pathway.io.postgres package


pathway.io.postgres.write(table, postgres_settings, table_name)

Writes table’s stream of updates to a postgres table.

In order for write to be successful, it is required that the table contains time and diff columns of the integer type - you can refer to the article “Streams of Updates and Snapshots” to learn more about the reasoning behind it.

  • Parameters
    • postgres_settings (dict) – Components for the connection string for Postgres.
    • table_name (str) – Name of the target table.
  • Returns
    None

Example:

Consider there’s a need to output a stream of updates from a table in Pathway to a table in Postgres. Let’s see how this can be done with the connector.

First of all, one needs to provide the required credentials for Postgres connection string. While the connection string can include a wide variety of settings, such as SSL or connection timeouts, in this example we will keep it simple and provide the smallest example possible. Suppose that the database is running locally on the standard port 5432, that it has the name database and is accessible under the username user with a password pass.

It gives us the following content for the connection string:

>>> connection_string_parts = {...     "host": "localhost",...     "port": "5432",...     "dbname": "database",...     "user": "user",...     "password": "pass",... }

Now let’s load a table, which we will output to the database:

>>> import pathway as pw>>> t = pw.debug.parse_to_table("age owner pet \n 1 10 Alice 1 \n 2 9 Bob 1 \n 3 8 Alice 2")

In order to output the table, we will need to create a new table in the database. The table would need to have all the columns that the output data has. Moreover it will need integer columns time and diff, because these values are an essential part of the output. Finally, it is also a good idea to create the sequential primary key for our changes so that we know the updates’ order.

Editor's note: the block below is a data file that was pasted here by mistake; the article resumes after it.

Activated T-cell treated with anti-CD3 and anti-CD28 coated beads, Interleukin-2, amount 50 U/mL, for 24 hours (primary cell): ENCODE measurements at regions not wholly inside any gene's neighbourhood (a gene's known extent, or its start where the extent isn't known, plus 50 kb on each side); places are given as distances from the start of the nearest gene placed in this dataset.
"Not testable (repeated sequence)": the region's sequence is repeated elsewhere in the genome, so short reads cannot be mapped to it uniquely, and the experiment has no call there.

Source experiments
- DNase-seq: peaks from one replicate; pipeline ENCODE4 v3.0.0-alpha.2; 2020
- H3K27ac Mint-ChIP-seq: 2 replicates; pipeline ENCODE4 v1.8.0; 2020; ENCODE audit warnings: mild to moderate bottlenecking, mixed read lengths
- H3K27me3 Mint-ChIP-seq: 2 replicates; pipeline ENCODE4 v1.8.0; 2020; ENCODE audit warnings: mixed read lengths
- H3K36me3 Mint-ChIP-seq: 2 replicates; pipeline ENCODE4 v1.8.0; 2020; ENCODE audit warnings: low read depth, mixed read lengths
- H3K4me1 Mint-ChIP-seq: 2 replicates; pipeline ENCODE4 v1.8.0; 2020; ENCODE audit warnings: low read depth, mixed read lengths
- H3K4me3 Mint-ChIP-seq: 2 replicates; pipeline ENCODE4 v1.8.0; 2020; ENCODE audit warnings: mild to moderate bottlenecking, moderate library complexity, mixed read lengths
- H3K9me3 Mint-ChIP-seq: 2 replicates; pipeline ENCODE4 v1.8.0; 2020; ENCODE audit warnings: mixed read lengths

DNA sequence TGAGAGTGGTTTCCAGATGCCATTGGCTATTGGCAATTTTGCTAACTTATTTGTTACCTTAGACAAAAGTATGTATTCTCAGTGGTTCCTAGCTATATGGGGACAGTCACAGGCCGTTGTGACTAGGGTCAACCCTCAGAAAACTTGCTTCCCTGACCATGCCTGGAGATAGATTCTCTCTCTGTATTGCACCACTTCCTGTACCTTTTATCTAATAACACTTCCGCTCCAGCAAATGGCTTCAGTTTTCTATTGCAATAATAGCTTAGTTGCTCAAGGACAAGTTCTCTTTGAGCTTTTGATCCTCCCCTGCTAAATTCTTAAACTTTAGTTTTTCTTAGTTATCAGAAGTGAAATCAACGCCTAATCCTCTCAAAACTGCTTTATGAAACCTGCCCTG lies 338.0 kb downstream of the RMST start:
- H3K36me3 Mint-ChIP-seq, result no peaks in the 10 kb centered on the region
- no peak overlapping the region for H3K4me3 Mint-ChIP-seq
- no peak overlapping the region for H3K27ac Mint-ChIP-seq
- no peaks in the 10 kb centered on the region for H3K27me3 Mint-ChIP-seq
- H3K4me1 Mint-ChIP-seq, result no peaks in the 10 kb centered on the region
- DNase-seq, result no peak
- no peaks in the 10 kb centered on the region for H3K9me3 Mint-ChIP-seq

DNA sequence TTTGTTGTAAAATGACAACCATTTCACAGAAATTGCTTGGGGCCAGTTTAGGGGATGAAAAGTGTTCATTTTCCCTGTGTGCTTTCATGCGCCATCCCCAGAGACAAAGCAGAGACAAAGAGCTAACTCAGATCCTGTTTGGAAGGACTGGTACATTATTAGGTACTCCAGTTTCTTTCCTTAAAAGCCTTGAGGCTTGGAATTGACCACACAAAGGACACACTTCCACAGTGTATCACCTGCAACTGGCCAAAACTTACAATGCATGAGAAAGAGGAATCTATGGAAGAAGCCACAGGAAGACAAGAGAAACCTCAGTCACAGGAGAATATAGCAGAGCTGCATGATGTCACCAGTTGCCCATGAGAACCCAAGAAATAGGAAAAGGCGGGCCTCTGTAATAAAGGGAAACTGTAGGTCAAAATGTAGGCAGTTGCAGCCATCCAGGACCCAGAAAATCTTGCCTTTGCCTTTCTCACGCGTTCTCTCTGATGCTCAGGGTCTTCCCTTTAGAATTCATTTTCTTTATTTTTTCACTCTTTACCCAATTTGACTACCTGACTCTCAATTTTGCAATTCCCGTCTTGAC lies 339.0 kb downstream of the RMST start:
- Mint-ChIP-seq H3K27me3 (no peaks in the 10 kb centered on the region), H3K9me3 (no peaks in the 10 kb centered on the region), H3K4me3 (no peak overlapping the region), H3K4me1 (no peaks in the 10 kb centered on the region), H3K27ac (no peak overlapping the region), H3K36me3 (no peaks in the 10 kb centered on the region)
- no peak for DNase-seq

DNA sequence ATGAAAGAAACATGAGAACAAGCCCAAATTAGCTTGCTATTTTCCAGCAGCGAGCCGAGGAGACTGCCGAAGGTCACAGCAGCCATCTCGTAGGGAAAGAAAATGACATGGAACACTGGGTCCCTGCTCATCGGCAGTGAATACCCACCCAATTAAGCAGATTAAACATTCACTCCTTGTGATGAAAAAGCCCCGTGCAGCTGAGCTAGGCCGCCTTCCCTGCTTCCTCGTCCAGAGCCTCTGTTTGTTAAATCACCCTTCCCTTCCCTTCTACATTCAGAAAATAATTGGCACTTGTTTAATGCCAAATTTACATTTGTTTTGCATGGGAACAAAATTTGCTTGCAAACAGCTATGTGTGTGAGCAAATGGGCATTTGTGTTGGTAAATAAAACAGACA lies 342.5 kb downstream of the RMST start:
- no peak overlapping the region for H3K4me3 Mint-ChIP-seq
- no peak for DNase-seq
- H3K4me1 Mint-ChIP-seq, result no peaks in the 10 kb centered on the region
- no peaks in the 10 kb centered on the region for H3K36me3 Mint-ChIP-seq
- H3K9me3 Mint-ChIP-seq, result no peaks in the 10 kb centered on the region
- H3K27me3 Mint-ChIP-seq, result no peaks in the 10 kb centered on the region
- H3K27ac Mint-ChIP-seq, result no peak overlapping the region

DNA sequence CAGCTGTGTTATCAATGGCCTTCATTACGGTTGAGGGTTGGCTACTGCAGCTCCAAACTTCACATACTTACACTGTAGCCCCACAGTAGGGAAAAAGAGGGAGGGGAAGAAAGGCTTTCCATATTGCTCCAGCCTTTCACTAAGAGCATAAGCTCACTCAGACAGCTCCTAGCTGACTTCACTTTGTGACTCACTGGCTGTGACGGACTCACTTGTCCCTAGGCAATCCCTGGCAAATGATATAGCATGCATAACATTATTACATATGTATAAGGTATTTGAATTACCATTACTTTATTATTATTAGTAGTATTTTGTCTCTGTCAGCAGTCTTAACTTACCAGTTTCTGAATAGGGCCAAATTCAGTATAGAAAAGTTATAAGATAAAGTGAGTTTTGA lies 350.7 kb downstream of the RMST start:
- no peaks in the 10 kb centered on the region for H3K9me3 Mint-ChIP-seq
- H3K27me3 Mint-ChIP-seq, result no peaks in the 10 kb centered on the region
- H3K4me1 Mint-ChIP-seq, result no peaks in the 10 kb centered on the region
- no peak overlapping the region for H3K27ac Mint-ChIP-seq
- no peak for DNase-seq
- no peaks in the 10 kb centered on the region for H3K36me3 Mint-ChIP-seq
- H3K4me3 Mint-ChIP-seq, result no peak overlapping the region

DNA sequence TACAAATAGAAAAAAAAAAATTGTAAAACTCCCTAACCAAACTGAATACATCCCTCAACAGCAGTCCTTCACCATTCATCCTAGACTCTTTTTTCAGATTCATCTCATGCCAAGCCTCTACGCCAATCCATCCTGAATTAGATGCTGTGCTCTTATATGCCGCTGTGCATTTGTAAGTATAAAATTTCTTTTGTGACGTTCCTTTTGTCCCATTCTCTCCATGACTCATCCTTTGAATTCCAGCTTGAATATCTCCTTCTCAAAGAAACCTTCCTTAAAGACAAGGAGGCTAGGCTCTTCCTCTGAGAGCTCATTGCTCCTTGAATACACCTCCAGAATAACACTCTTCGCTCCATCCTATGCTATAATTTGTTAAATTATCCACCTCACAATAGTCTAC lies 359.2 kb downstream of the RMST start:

To sum things up, the table creation boils down to the following SQL command:

CREATE TABLE pets (    id SERIAL PRIMARY KEY,    time INTEGER NOT NULL,    diff INTEGER NOT NULL,    age INTEGER,    owner TEXT,    pet TEXT);

Now, having done all the preparation, one can simply call:

>>> pw.postgres.write(    t,    connection_string_parts,    "pets",)

pathway.io.postgres.write_snapshot(table, postgres_settings, table_name, primary_key)

Maintains a snapshot of a table within a Postgres table.

In order for write to be successful, it is required that the table contains time and diff columns of the integer type - you can refer to the article “Streams of Updates and Snapshots” to understand the reasoning behind it.

  • Parameters
    • postgres_settings (dict) – Components of the connection string for Postgres.
    • table_name (str) – Name of the target table.
    • primary_key (Liststr) – Names of the fields which serve as a primary key in the Postgres table.
  • Returns
    None

Example:

Consider there is a table stats in Pathway, containing the average number of requests to some service or operation per user, over some period of time. The number of requests can be large, so we decide not to store the whole stream of changes, but to only store a snapshot of the data, which can be actualized by Pathway.

The minimum set-up would require us to have a Postgres table with two columns: the ID of the user user_id and the number of requests across some period of time number_of_requests. In order to maintain consistency, we also need two extra columns time and diff.

The SQL for the creation of such table would look as follows:

CREATE TABLE user_stats (    user_id TEXT PRIMARY KEY,    number_of_requests INTEGER,    time INTEGER NOT NULL,    diff INTEGER NOT NULL);

After the table is created, all we need is just to set up the output connector:

>>> import pathway as pw>>> pw.postgres.write_snapshot(    stats,    {        "host": "localhost",        "port": "5432",        "dbname": "database",        "user": "user",        "password": "pass",    },    "user_stats",    ["user_id"],)